The Fed moved to defense. A tactical disavantage.
In what appears to be surprising news for some, Reuters has an article titled "Americans brace for next foreclosure wave" whose key premise is that "a painful part two of the [housing] slump looks set to unfold: Many more U.S. homeowners face the prospect of losing their homes this year as banks pick up the pace of foreclosures." Thank the robosettlement, where in exchange for a few wrist slaps, contract law was thoroughly trampled by America's attorneys general, but far more importantly to the country's crony capitalist system, the foreclosure pipeline was once again unclogged, and whether one does or does not have a legal title on a given house, the banks are now fully in their right to foreclose on it. What this means also is that America's record shadow housing inventory, which is far greater than any fabricated number the NAR reports on a monthly basis, is about to get unleashed on buyers, shifting the supply curve much further to the right, as up to 9 million new properties slowly but surely appear on the market. And while many will no longer be able to live mortgage free, forcing them to go out and rent (and no longer be able to afford incremental iGizmos), it also means that the prevalent price of homes is about to take another major tumble, making buffoons out of all those who, once again, called for a housing bottom in early 2012. Here's the simply math: there will be no housing bottom until the 9 million excess homes clear. Period. Until then it is a buyer's market, even if said buyer is unable to obtain bank financing, as ultimately it will be the seller who is forced to monetize (or vacate if underwater) their home in a world of ever diminishing cashflows. The fear of the supply onslaught will only make the dumpage that much faster.
Treasury yields retraced more than 60% of their rise post-FOMC yesterday leaving them only marginally higher on the week as, despite another late afternoon light volume surge to VWAP, stocks closed with their second biggest daily loss of the year. Three days in a row now, ES (the S&P 500 e-mini futures contract) has closed at its VWAP - suggesting institutional blocks continue to look for opportune/efficient selling levels (as opposed to buying the dips which we are so used to). After Spain's auction debacle and the ISM Services miss, it seems that with no Fed standing guard that good is good but bad is not better anymore as the S&P 500 cash lost over 1% (down 2% from Monday's peak to today's trough). Financials underperformed and the majors (which we noted on Monday sagging after Europe's close) have been really hurt with Citi, BofA, and MS down 6 to 7% since then. Equity markets in the US and Europe played catch up once again to credit's more realistic assessment of the world as HYG (the high-yield bond ETF) is back at one-month lows, down 2.7% from its end-Feb highs (or five months worth of yield, oops). Investment grade credit (which remains rich to its fair-value) was not helped as Treasuries were the place of refuge for the day as 30Y yields dropped their most in 2012. Commodities suffered significant damage as Silver tumbled to meet Gold's loss for the week, both down 3% Copper and Oil also dropped notably and are now back in sync with the USD for the week -1% or so. Most major FX remained USD positive except for JPY which retraced its snap lower from yesterday as carry trades were generally exited (with EUR and AUD weakness mirroring JPY strength post-FOMC) leaving DXY near 3-week highs. Who-/What-ever was doing the buying in the afternoon clearly levered the position (using AAPL or options) as VIX dumped once again out of nowhere intraday - closing near its lows of the day. However, VIX did close up near one-month highs as it catches up to Europe's VIX flare. Given the drop in implied correlation (and in-line VIX-S&P move) we suspect the covered-call strategy of the year was coming undone a little at the seams as single-name vol underperformed.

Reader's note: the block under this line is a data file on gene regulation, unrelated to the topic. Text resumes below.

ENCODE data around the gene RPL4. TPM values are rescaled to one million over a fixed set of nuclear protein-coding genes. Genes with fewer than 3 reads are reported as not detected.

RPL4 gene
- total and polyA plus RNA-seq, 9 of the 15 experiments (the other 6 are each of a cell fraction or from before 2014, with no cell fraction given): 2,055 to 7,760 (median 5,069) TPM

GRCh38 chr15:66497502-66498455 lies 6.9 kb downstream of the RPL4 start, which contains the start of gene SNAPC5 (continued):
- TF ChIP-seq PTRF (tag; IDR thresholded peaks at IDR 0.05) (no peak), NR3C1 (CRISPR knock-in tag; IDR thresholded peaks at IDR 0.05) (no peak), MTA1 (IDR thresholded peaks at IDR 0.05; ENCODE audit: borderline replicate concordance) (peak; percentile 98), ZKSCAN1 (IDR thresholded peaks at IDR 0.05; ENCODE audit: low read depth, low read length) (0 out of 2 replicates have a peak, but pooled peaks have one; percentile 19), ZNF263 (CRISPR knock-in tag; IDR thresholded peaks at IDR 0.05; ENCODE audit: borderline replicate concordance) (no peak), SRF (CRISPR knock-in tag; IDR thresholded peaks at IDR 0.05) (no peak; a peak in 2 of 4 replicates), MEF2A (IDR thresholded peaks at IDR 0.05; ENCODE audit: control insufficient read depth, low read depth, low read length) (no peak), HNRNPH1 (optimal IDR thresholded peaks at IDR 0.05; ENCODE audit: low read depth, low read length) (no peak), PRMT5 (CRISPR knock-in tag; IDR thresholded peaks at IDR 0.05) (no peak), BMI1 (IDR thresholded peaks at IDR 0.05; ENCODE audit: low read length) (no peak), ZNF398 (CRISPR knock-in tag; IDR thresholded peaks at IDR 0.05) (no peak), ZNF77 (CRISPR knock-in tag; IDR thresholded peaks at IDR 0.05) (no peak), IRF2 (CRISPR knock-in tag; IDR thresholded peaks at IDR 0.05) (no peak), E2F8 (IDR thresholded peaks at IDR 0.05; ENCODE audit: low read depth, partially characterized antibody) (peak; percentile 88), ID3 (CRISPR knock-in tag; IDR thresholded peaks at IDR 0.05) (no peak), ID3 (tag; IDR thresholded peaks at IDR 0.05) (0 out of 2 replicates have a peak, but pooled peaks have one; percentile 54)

It’s important to put yourself in the minds of OECD policy makers. They are largely managing a retirement class that is moving out of the workforce and looking to draw upon its savings -- savings that are (mostly) in real estate, bonds, and equities. Given this demographic reality, growth in nominal terms is undoubtedly the new policy of the West. While a 'nominal GDP targeting' approach has been officially rejected (so far), don't believe it. Reflationary policy aimed at sustaining asset prices at high levels will continue to be the policy going forward. While it’s unclear how long a post-credit bubble world can sustain such period of forced growth, what is perfectly clear is that oil is no longer available to fund such growth. For the seventh year since 2005, global oil production in 2011 failed to surpass 74 mbpd (million barrels per day) on an annual basis. But while the West is set to dote upon its retirement class for many years to come, the five billion people in the developing world are ready to undertake the next leg of their industrial growth. They are already using oil at the margin as their populations urbanize. But as the developing world comes on board as new users of petroleum, they still need growing resources of other energy to fund the new growth which now lies ahead of them. This unchangeable fact sets the world on an inexorable path: a competitive race for BTU.
It ain't that bullish.